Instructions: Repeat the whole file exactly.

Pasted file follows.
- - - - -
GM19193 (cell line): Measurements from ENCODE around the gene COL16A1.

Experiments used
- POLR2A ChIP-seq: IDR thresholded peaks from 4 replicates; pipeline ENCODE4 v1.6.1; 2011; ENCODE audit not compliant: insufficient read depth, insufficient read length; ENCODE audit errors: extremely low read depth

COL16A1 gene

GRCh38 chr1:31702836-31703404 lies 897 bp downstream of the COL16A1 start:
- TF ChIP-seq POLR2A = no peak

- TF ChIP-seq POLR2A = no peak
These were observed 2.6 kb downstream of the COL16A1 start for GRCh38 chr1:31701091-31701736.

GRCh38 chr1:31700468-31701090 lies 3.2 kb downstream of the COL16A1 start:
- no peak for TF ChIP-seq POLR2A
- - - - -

GM19193 (cell line): Measurements from ENCODE around the gene COL16A1.

Experiments used
- POLR2A ChIP-seq: IDR thresholded peaks from 4 replicates; pipeline ENCODE4 v1.6.1; 2011; ENCODE audit not compliant: insufficient read depth, insufficient read length; ENCODE audit errors: extremely low read depth

COL16A1 gene

GRCh38 chr1:31702836-31703404 lies 897 bp downstream of the COL16A1 start:
- TF ChIP-seq POLR2A = no peak

- TF ChIP-seq POLR2A = no peak
These were observed 2.6 kb downstream of the COL16A1 start for GRCh38 chr1:31701091-31701736.

GRCh38 chr1:31700468-31701090 lies 3.2 kb downstream of the COL16A1 start:
- no peak for TF ChIP-seq POLR2A